International Concrete Abstracts Portal

ABOUT THE INTERNATIONAL CONCRETE ABSTRACTS PORTAL

  • The International Concrete Abstracts Portal is an ACI led collaboration with leading technical organizations from within the international concrete industry and offers the most comprehensive collection of published concrete abstracts.

International Concrete Abstracts Portal

Showing 1-10 of 27 Abstracts search results

Document: 

SP215-26

Date: 

August 1, 2003

Author(s):

J. G. Tumialan, N. Galati, A. Nanni, and D. Tyler

Publication:

Special Publication

Volume:

215

Abstract:

Fiber reinforced polymer (FRP) composites in the form of laminates or bars have been proven to be effective for the strengthening of unreinforced masonry (URM) walls subjected to overstresses. Two installation techniques have been proposed: externally-bonded FRP laminates (i.e. manual lay-up or adhesion of pre-cured laminates) and near surface mounted (NSM) FRP bars. The latter technique consists of placing a bar in a groove cut into the surface of the member being strengthened. This paper presents a field application on flexural strengthening with NSM FRP bars of two cracked URM walls in an educational facility. Design considerations and the results of an experimental program conducted to validate the strengthening are described.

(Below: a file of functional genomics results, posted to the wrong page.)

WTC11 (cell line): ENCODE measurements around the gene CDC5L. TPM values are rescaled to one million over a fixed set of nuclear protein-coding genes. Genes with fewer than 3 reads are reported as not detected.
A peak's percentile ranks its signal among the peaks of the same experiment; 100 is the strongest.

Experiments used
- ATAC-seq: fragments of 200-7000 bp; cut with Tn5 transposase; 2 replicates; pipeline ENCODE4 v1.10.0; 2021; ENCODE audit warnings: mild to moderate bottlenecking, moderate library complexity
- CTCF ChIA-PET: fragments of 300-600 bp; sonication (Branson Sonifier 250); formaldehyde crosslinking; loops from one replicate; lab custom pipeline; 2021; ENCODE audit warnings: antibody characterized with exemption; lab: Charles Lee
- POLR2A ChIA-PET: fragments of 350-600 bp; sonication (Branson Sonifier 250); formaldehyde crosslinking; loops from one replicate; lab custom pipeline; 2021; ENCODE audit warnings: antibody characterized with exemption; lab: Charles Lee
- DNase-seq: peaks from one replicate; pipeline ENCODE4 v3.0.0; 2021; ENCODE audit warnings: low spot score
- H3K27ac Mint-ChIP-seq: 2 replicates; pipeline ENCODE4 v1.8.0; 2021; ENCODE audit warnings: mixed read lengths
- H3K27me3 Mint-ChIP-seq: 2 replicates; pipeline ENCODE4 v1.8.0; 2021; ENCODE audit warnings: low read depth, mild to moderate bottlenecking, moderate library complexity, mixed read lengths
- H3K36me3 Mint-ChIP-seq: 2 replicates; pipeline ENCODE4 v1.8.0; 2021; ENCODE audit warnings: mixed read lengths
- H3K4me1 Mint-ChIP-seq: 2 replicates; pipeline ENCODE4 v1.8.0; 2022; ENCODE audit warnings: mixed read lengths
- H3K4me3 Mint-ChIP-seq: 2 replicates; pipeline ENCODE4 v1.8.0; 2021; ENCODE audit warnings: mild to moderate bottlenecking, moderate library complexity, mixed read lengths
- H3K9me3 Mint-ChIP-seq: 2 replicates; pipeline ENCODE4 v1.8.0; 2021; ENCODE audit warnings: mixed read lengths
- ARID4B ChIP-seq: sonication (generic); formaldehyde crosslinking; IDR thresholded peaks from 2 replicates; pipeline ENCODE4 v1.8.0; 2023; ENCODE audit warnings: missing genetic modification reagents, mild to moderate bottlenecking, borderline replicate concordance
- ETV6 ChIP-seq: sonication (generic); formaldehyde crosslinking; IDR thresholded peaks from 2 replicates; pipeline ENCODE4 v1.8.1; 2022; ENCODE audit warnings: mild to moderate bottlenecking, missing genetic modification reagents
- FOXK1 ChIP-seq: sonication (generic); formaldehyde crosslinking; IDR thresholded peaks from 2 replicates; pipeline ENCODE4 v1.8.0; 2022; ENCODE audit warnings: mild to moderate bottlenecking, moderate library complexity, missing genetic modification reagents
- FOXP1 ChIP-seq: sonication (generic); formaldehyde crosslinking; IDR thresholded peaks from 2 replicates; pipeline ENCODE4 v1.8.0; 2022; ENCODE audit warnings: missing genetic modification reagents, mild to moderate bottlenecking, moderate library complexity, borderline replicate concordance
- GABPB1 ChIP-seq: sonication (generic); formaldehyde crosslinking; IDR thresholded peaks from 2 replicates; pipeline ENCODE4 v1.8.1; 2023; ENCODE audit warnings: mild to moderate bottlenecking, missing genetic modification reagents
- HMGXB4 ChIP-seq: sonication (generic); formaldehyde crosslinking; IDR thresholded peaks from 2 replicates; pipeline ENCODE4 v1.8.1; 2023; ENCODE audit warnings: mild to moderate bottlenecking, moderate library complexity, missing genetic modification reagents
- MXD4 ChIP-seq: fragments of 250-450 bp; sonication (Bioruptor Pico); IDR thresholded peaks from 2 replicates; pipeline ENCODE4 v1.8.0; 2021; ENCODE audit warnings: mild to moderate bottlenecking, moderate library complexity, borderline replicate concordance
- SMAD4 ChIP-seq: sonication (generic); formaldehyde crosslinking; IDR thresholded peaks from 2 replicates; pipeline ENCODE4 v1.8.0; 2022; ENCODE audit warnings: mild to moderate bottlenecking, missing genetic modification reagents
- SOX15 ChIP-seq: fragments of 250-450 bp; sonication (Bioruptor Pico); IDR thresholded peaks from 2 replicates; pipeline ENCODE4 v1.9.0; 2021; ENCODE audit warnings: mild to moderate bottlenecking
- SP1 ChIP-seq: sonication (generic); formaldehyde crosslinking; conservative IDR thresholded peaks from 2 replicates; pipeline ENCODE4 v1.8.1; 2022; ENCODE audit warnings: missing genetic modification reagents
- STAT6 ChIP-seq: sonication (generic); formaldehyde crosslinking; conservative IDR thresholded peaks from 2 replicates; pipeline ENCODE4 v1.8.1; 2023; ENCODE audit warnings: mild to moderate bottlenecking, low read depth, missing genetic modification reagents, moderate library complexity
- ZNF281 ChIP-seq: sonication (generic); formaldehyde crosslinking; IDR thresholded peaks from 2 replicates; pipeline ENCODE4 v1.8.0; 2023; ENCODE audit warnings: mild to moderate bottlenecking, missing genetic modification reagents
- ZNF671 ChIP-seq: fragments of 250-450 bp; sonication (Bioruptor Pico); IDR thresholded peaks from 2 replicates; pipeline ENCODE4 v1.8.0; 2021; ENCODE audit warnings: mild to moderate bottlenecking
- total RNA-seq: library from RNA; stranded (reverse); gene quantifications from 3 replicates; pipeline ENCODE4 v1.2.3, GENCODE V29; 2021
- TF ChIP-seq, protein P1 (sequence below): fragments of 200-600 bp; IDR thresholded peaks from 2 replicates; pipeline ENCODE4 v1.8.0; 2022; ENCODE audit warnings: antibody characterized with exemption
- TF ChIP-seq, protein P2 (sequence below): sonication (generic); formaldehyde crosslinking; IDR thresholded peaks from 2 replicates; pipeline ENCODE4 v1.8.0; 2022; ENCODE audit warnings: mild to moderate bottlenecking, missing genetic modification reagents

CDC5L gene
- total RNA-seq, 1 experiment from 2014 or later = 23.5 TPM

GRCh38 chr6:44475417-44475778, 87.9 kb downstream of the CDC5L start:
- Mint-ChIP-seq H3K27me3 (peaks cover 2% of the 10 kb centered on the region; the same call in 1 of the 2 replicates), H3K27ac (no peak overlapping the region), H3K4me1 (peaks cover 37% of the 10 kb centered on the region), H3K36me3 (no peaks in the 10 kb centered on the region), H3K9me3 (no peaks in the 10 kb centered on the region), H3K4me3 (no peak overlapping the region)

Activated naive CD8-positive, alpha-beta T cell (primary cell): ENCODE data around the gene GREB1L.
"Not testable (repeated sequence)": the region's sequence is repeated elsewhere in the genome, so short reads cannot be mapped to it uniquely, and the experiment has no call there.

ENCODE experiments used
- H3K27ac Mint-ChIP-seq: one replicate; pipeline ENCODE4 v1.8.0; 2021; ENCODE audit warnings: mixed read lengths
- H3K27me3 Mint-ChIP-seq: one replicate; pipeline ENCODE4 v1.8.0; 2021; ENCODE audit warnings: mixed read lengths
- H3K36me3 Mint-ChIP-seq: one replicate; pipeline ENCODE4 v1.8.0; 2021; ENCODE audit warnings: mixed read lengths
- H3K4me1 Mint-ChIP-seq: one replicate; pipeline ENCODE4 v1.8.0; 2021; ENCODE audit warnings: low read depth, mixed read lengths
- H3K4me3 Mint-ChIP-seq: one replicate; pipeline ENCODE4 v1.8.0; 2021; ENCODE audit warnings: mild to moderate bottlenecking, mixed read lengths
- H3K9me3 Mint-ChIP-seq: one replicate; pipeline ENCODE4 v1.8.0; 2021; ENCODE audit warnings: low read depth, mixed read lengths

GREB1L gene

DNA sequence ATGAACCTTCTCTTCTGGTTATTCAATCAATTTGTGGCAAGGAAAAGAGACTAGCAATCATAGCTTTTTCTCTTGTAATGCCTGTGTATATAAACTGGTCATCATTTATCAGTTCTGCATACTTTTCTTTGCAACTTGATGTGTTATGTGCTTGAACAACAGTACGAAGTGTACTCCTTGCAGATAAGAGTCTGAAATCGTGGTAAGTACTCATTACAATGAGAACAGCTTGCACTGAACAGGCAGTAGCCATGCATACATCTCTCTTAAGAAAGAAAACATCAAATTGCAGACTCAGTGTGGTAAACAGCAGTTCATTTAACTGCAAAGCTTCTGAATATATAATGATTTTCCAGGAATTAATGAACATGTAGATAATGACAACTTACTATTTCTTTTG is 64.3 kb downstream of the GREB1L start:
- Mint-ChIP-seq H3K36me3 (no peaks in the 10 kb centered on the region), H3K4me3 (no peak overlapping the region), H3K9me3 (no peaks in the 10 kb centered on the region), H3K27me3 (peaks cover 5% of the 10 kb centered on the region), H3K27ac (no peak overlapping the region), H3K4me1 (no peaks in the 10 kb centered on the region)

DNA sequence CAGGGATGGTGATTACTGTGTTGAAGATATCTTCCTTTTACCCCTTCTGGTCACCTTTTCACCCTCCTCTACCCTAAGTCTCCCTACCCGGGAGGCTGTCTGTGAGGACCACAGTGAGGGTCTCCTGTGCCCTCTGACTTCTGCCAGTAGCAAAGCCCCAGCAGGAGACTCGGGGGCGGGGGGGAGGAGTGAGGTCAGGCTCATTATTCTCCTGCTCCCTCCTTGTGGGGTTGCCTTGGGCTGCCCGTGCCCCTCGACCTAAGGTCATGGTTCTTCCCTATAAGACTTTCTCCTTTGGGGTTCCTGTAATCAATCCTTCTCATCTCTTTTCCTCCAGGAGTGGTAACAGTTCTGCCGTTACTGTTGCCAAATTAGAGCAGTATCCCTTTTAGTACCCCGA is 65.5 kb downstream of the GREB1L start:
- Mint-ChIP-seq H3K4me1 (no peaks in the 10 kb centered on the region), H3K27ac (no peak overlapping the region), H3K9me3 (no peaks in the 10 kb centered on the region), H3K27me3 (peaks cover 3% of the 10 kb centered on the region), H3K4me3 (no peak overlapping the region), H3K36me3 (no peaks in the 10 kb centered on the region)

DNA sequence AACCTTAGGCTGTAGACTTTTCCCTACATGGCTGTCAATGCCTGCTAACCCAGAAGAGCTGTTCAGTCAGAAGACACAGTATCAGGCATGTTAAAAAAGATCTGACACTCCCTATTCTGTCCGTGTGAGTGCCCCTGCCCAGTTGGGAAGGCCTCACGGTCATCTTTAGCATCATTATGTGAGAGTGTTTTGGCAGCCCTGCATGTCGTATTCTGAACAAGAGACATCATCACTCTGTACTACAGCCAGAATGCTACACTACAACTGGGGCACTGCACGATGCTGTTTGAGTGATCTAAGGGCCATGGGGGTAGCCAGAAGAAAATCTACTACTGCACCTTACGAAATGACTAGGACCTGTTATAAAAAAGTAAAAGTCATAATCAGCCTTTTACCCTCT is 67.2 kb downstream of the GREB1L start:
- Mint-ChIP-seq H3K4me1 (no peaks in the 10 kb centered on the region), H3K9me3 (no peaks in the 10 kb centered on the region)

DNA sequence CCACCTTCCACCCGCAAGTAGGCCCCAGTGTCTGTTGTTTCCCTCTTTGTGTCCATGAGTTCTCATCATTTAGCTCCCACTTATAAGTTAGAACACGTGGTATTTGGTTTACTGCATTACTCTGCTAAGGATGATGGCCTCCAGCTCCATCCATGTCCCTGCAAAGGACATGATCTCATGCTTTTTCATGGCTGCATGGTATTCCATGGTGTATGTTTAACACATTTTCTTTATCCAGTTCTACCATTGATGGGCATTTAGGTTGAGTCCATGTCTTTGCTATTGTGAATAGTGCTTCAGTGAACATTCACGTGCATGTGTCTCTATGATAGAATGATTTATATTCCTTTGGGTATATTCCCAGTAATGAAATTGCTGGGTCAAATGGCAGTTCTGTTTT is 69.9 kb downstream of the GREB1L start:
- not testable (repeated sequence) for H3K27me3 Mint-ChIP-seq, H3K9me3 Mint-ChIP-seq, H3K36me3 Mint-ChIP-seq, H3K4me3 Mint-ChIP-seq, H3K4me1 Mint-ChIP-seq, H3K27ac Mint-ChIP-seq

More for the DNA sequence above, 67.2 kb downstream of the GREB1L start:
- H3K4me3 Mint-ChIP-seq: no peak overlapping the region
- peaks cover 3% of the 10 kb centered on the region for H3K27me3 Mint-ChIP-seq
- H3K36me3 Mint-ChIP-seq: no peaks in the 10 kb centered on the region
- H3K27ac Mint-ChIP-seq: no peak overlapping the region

10.14359/12881


Document: 

SP215-25

Date: 

August 1, 2003

Author(s):

J. G. Tumialan, D. Torrealva, E. Pasquel, and A. Nanni

Publication:

Special Publication

Volume:

215

Abstract:

The earthquake of June 23, 2001, that affected most of the southern part of Peru, put in evidence the seismic vulnerability of icons of the cultural heritage of the country. The historical downtown of the city of Arequipa (located at 1000 km to the South of Lima) was heavily affected by the earthquake, with forty percent of its representative buildings suffering damage ranging from moderate to severe with partial collapse. The towers of the cathedral of Arequipa, built integrally with a volcanic stone called sillar, suffered extensive damage. As a consequence, the left tower partially collapsed, whereas, the right tower remained standing but in an unstable condition. This paper describes the reinforcing strategy of the right tower with Carbon Fiber Reinforced Polymer (CFRP) laminates, which were used to provide tensile strength and confinement to the central stone core of the tower. After completing the CFRP installation, carved stones were placed on top of the laminates to keep the original appearance.